Embracing Disruption in the Language Services Industry

Embracing Disruption in the Language Services Industry

“Skate to where the puck is going, not to where it is” has always been good advice for ice hockey. But it is remarkably prescient for the language services industry as we prepare for the tsunami of disruption brought about by generative artificial intelligence (AI) and large language models, or LLMs.

The speed of development has been frenetic since the release of OpenAI’s ChatGPT in November 2022. Each week there are dizzying numbers of new products and startups launching that are built on LLM technology. It would be a brave forecaster to predict how the corporate landscape will look five years from now—but operating from where the puck is today risks asking the wrong questions and missing the boat.

Content creation is in the bullseye for LLM use cases, and the big players are working hard to make LLM-generated content a reality. The big three cloud providers, Azure, Google Cloud, and AWS, are building LLMs into their corporate toolkits. While content creation software, such as Microsoft 365, Adobe Creative Cloud, and Canva, are incorporating AI assistants (Copilot, Firefly, Magic Write), transforming how content is produced.

LLMs will enable a fundamental change toward creating content in any desired language. While today, the language services industry receives content in a source language to be translated; it’s plausible that in the near future, much of the content received will be in the target language(s) directly, needing to be reviewed or validated. This would be a tectonic shift for the 60-billion-dollar industry.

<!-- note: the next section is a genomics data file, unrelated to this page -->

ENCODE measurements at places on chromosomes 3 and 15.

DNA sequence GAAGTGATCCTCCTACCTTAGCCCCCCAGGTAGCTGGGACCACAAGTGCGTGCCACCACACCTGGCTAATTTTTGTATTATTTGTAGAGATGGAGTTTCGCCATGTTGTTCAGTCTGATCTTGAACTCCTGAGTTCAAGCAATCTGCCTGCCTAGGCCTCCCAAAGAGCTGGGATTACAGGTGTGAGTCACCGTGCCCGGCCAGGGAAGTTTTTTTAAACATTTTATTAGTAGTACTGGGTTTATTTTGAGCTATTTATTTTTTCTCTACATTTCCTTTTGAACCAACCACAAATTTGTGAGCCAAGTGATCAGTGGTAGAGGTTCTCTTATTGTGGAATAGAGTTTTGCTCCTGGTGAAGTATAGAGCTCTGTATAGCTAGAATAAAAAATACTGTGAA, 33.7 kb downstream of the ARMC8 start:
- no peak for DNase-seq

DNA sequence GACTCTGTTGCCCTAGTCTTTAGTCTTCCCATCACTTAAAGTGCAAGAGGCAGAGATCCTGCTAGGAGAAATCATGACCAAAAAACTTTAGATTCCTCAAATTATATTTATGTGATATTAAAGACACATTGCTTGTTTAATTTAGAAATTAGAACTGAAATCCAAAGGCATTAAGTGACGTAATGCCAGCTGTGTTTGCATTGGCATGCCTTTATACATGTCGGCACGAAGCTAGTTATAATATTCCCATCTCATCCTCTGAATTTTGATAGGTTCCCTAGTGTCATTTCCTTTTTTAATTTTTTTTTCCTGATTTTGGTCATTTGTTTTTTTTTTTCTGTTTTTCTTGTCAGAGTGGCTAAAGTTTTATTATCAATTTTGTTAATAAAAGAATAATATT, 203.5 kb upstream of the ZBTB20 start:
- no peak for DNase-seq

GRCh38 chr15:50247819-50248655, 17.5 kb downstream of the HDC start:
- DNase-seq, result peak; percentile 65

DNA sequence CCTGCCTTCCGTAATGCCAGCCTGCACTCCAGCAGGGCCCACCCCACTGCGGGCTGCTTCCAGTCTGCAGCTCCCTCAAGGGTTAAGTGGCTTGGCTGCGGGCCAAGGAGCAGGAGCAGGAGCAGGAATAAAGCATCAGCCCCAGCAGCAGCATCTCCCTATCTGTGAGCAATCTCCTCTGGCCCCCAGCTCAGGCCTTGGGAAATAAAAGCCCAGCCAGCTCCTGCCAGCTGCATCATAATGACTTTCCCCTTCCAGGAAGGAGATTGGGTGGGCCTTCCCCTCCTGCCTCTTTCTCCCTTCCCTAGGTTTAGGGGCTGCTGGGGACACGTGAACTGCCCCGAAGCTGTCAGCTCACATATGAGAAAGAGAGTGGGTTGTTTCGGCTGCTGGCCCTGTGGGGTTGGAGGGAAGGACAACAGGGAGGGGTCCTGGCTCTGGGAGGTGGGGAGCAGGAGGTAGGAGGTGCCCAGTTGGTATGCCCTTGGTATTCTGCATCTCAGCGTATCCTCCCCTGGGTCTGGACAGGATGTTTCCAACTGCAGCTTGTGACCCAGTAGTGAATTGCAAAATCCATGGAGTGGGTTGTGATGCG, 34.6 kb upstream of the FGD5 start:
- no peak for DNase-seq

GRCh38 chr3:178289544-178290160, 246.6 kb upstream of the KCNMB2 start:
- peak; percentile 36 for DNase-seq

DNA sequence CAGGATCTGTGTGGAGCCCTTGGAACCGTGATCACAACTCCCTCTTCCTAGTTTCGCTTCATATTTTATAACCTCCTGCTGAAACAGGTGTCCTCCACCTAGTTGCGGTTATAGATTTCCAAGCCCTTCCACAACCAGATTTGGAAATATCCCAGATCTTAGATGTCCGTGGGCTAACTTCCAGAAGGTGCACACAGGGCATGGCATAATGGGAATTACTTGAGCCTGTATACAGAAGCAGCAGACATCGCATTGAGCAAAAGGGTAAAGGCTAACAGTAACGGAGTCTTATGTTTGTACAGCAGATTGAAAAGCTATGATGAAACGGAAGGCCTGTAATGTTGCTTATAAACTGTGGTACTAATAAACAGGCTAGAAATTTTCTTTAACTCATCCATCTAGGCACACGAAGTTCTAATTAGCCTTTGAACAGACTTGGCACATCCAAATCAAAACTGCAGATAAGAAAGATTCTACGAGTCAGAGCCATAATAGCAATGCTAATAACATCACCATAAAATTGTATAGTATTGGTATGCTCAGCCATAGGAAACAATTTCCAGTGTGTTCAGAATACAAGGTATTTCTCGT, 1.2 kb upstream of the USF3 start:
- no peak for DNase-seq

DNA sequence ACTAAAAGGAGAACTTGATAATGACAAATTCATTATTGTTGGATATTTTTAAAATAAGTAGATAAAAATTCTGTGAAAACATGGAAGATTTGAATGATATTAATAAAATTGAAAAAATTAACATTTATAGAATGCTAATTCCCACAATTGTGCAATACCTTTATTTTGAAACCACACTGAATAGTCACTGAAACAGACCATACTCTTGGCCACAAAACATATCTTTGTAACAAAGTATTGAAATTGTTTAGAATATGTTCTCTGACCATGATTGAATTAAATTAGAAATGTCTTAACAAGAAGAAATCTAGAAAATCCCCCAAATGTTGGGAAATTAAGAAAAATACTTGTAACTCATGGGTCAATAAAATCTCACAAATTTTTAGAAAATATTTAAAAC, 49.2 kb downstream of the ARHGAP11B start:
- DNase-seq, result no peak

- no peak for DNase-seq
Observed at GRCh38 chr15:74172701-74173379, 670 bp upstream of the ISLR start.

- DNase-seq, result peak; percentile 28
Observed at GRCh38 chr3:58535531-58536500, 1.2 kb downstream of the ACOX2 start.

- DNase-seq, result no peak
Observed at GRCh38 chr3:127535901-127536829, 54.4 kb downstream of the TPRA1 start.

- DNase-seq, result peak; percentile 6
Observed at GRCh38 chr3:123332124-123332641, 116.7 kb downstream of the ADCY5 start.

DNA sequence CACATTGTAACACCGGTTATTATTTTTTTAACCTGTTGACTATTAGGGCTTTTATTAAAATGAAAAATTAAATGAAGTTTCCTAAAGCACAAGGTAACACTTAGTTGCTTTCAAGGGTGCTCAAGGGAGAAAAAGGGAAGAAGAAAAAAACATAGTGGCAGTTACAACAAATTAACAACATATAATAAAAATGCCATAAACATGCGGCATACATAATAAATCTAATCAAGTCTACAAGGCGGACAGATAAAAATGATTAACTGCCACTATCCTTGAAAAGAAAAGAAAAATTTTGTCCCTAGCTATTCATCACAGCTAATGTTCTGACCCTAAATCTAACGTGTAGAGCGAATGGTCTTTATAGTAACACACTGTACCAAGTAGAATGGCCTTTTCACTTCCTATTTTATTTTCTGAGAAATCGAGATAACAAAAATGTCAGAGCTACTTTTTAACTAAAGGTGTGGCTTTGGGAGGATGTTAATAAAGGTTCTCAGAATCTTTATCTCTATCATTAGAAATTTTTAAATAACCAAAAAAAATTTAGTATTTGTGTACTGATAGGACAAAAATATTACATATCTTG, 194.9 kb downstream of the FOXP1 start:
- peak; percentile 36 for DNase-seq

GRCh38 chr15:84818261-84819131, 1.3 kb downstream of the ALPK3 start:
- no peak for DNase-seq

A further implication of the appeal of LLM-generated content is the likely explosion in overall content volume. In a recent survey of 2,600 customer service and marketing professionals conducted by Adobe, two-thirds expect demand for content to increase between 5-20 times in the next two years. If true, this presents a massive content validation challenge for authors and localization professionals.

So, the question becomes how to validate LLM-generated content to preserve the author’s intent when that intent is embodied in a prompt. Validating intent may also require a more expansive approach than pure translation. Samuel Bowman, a computer scientist at NYU, recently released a paper highlighting the current state of research on LLMs. He notes that foundation models’ inner workings are poorly understood and may produce unpredictable results that contain bias, confidential information, or outright falsehoods.

To meet the evolving landscape, future content supply chains must employ new workflows and technology, adapting to concurrent creation versus the existing linear pathways. Redesigning these workflows and the tools that support them is where language service providers can rise to the challenge.

The language service industry has more translators, computational linguists, and natural language specialists than anywhere else. We are uniquely positioned to help corporations navigate the impending disruption and realize the enormous potential benefits while protecting them against the risks. To do so requires us to envision where the puck is going and resist the urge to stay anchored to the current state.